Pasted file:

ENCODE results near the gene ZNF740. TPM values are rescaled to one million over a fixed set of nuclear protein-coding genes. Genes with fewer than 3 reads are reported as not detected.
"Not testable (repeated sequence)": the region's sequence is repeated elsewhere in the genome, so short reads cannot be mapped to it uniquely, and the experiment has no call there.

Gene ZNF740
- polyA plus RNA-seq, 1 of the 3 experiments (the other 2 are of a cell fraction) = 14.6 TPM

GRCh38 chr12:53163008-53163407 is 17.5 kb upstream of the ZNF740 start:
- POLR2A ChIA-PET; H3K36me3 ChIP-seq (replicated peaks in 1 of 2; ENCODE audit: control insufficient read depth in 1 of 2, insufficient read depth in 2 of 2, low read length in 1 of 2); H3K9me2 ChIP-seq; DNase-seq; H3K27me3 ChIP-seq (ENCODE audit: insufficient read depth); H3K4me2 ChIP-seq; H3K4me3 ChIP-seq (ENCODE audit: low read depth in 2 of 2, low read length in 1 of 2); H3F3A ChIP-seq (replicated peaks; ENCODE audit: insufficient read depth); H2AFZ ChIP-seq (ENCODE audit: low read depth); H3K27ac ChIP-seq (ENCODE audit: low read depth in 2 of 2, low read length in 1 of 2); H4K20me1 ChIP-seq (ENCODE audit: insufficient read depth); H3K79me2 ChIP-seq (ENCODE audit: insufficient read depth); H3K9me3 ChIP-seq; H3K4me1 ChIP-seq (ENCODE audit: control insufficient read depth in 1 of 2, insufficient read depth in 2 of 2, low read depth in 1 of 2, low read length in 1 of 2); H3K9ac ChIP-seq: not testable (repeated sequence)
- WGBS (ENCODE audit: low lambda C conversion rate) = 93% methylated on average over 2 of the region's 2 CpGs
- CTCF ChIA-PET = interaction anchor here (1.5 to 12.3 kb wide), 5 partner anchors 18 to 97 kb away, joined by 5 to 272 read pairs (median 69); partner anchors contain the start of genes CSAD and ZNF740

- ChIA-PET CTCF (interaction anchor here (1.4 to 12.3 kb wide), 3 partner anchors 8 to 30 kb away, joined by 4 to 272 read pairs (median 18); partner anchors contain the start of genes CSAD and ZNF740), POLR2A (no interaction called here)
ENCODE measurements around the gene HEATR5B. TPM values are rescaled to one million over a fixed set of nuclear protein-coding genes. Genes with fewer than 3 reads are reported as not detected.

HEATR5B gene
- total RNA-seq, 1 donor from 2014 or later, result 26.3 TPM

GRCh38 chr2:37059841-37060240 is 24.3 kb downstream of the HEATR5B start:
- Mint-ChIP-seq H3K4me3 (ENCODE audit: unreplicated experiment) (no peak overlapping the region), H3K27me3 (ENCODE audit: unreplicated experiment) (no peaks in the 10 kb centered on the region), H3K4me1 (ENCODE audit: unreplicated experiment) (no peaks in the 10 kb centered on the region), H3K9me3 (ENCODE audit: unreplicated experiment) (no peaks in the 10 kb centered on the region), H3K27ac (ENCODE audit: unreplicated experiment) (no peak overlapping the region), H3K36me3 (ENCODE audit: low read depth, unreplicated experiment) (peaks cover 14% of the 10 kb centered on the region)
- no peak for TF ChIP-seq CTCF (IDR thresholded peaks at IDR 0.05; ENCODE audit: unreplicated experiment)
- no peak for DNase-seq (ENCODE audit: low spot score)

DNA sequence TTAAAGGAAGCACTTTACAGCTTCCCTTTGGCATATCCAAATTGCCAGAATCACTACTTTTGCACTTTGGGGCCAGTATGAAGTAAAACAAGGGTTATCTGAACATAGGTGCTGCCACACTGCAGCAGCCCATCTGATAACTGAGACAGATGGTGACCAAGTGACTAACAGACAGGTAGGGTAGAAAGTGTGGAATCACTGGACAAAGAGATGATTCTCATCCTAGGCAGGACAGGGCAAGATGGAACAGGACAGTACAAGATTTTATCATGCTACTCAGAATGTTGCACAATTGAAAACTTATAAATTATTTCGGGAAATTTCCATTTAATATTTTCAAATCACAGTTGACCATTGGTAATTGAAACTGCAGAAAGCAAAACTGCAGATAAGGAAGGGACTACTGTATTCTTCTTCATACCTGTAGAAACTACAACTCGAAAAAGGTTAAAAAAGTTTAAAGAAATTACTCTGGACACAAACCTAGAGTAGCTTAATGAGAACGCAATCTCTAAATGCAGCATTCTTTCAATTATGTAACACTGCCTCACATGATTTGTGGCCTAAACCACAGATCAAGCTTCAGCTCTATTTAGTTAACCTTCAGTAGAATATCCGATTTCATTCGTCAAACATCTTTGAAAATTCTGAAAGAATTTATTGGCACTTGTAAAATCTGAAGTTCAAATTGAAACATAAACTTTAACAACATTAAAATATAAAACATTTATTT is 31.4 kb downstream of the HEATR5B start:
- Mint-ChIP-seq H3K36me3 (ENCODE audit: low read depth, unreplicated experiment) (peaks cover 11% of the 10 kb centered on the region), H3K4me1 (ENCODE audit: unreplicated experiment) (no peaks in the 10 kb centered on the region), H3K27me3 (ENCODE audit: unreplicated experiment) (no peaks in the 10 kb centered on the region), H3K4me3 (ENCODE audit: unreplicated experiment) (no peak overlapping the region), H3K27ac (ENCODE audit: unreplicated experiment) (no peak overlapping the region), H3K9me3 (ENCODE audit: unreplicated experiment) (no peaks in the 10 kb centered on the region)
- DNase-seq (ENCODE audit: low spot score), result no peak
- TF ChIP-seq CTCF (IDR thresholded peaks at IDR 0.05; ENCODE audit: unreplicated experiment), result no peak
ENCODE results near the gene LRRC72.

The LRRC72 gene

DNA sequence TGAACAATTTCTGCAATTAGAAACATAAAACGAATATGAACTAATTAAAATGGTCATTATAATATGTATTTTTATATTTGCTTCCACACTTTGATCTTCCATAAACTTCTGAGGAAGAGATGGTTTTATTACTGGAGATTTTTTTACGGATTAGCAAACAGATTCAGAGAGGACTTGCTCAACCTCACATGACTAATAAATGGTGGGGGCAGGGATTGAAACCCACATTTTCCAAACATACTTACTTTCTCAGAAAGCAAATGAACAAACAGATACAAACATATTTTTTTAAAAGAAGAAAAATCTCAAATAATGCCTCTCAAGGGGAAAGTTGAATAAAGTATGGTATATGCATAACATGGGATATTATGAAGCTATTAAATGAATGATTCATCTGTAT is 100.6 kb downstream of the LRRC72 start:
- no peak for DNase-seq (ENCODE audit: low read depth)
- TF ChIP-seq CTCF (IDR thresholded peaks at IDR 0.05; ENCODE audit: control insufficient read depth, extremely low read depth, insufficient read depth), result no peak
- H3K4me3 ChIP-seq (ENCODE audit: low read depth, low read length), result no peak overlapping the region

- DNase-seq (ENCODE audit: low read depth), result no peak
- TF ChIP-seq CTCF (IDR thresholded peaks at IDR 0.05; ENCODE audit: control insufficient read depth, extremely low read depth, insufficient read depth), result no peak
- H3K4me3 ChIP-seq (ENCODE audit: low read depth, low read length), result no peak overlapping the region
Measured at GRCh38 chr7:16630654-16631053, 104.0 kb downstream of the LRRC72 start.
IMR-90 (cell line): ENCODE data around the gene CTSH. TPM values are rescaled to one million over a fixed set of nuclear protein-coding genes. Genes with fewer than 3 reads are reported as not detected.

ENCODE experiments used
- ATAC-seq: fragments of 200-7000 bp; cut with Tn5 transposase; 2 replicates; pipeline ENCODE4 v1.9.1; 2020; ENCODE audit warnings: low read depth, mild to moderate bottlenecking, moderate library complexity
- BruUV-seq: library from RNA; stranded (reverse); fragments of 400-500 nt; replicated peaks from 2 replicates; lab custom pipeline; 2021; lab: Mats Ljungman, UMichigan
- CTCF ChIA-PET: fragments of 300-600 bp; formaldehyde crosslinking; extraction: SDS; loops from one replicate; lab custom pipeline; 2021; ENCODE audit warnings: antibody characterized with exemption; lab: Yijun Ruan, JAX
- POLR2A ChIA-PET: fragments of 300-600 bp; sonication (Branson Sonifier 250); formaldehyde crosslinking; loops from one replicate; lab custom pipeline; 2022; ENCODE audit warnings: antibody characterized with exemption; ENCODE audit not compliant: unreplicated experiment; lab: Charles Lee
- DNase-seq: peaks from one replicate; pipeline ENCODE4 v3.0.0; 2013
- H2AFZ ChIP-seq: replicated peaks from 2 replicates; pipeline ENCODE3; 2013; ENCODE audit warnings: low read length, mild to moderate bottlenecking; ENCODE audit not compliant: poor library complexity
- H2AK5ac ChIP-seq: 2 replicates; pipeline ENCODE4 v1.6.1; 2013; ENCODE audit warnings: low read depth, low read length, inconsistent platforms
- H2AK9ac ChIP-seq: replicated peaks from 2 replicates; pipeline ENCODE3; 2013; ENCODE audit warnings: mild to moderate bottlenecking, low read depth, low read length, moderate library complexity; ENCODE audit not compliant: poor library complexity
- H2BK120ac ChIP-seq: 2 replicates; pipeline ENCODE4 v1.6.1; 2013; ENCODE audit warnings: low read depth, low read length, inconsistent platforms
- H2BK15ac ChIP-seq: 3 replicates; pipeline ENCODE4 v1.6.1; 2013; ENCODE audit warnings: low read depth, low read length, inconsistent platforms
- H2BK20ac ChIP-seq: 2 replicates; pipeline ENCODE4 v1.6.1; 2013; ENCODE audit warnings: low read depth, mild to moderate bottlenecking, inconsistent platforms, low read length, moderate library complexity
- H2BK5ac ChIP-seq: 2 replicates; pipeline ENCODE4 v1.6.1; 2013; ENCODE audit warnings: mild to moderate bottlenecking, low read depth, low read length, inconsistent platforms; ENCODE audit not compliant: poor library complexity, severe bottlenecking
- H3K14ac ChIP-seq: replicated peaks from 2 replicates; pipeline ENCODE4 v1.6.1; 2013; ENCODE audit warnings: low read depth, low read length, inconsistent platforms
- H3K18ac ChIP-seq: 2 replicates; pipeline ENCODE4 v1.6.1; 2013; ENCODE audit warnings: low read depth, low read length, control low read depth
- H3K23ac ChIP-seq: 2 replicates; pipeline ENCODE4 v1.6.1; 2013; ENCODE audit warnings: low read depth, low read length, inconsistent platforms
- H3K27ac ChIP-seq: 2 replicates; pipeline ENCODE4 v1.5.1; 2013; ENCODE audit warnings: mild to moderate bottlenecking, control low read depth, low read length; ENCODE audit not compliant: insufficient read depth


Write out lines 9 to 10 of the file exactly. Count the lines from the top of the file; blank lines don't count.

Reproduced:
- ChIA-PET CTCF (interaction anchor here (1.4 to 12.3 kb wide), 3 partner anchors 8 to 30 kb away, joined by 4 to 272 read pairs (median 18); partner anchors contain the start of genes CSAD and ZNF740), POLR2A (no interaction called here)
ENCODE measurements around the gene HEATR5B. TPM values are rescaled to one million over a fixed set of nuclear protein-coding genes. Genes with fewer than 3 reads are reported as not detected.